Image and content provided by NDSU Extension
By Anupa Sharma, Assistant Professor and Challey Institute Fellow
NDSU Agribusiness and Applied Economics Department
The COVID-19 pandemic has affected 185 countries so far.
Several countries have put major production centers in lockdown to contain the outbreak and prevent the further spread of the coronavirus. The lack of parts, components and labor resulting from the lockdown has paused many global manufacturing production chains.
During pandemics, such as the current novel coronavirus outbreak, a supply-led recession is considered normal or even an efficient market response. But as the news arrives from different corners of the world and new data are becoming available, what is clearer is that the health and economic effects of COVID-19 are far greater and complex than first anticipated.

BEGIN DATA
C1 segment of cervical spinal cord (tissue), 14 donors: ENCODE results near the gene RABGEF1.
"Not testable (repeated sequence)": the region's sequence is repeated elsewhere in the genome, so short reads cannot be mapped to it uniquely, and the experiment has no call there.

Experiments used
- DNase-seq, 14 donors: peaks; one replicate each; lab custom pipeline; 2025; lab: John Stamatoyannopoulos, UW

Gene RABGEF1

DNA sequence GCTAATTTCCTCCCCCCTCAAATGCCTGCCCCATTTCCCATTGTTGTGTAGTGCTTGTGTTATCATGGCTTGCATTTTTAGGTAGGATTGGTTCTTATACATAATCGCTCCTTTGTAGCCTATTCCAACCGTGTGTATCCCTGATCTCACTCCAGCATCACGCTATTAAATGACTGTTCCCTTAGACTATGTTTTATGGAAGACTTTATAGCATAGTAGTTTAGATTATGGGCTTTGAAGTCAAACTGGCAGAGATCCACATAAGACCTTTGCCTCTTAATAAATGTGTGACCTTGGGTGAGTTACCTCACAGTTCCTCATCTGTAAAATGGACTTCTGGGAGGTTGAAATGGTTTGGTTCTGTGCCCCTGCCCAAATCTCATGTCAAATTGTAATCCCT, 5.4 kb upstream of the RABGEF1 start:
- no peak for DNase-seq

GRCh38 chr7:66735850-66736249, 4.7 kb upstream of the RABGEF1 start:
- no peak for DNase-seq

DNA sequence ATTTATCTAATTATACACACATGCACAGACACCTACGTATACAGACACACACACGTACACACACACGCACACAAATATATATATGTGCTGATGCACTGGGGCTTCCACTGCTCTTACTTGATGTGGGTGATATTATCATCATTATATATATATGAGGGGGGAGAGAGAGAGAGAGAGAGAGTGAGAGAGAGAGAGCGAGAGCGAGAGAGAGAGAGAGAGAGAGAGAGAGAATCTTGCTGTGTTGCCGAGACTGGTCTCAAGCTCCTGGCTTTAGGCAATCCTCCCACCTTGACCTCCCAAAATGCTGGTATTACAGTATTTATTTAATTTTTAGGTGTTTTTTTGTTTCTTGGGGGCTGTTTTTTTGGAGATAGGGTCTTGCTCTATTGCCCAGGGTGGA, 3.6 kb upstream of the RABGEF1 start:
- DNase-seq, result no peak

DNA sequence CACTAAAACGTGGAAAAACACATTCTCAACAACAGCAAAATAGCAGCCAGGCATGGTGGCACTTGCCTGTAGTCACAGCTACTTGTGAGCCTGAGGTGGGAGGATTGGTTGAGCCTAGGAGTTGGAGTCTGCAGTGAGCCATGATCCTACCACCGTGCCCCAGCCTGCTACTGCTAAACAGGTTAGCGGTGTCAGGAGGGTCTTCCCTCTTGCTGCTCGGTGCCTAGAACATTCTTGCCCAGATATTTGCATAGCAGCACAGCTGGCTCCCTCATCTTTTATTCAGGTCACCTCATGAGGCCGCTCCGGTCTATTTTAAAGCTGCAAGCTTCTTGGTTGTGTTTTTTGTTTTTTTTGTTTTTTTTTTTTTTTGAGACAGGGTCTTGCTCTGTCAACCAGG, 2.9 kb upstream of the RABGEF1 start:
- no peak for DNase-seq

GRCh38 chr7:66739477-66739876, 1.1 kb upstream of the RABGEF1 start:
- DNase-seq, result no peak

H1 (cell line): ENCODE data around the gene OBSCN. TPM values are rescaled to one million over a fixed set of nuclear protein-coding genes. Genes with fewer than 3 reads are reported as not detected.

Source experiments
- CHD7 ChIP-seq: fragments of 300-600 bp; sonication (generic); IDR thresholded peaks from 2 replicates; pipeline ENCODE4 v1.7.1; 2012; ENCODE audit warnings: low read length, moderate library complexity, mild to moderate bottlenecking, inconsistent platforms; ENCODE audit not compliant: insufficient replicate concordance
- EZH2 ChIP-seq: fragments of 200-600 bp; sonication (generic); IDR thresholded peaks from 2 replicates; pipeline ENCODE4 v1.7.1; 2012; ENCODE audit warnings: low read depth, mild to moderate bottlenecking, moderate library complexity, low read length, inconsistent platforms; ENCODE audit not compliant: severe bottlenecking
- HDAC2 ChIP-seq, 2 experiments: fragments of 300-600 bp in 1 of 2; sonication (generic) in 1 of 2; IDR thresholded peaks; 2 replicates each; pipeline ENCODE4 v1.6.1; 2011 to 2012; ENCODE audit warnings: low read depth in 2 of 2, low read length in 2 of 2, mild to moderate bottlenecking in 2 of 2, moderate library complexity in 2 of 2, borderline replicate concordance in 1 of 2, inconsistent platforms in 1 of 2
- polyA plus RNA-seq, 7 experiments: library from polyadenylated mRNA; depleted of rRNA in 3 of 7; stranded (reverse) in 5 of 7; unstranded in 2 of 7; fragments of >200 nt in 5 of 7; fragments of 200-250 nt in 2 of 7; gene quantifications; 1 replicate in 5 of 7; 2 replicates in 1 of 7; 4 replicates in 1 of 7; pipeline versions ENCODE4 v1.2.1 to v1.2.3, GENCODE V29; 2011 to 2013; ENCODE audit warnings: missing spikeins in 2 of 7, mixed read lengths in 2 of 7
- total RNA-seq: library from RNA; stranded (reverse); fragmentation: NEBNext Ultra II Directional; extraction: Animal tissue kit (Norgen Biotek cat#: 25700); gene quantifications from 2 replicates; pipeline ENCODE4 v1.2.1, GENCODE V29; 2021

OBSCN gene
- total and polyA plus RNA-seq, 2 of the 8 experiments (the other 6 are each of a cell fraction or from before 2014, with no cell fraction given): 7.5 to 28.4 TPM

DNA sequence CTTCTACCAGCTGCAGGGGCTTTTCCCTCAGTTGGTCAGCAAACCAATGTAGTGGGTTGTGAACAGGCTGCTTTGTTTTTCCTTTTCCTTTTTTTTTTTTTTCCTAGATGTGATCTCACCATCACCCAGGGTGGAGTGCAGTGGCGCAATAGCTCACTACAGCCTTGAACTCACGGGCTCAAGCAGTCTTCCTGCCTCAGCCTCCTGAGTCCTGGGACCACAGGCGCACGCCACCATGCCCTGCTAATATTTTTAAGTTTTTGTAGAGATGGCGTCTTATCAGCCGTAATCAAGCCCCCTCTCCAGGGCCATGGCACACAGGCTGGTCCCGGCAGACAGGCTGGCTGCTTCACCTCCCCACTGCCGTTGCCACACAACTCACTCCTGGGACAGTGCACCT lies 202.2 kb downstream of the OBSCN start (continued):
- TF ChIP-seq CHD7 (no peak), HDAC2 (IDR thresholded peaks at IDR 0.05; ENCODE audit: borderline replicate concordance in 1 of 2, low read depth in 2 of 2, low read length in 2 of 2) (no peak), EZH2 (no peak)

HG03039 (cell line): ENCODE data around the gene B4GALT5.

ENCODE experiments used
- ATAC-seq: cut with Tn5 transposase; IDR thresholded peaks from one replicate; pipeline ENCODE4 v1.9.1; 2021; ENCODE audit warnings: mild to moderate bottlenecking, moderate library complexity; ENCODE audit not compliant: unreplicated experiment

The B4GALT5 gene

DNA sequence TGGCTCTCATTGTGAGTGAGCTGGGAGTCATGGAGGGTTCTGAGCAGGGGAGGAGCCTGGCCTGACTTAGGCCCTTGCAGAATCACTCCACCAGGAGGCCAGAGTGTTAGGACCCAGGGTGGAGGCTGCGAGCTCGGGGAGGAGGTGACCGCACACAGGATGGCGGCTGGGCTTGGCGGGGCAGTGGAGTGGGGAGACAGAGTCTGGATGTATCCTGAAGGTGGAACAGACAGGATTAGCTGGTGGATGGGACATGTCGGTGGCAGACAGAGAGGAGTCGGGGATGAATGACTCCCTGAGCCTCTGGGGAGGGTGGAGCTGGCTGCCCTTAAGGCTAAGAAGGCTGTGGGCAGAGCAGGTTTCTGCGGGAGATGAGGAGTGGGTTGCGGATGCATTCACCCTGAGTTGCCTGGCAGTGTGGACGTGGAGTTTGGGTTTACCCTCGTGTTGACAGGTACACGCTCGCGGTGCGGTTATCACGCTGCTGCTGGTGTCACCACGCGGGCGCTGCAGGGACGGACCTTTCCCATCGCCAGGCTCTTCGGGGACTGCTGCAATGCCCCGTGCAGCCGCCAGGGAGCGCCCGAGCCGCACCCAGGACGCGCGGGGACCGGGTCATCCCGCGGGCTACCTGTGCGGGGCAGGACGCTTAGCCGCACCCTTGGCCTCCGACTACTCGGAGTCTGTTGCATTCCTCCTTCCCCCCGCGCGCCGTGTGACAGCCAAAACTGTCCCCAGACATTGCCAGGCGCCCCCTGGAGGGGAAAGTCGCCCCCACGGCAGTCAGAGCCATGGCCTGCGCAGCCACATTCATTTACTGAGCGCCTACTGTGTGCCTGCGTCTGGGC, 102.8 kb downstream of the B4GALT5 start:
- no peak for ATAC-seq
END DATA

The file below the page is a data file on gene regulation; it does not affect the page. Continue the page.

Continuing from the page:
While the disruption in the supply chain is more visual, the pandemic has affected the demand side as well. When the demand for output falters, or output falls because of the negative supply shock, trade naturally slows.
The economics behind this is complicated because the decline in demand (or supply) occurs not only in the high-contact sector, such as tourism, but also in the low-contact sector. For example, people purchase less gasoline even though the gas stations remain open during the lockdown.
Then the question arises: What do people do with the money that is not spent on gasoline? In some cases, the unavailability of goods leads to increased demand for some other products. Take, for instance, people who have stopped going to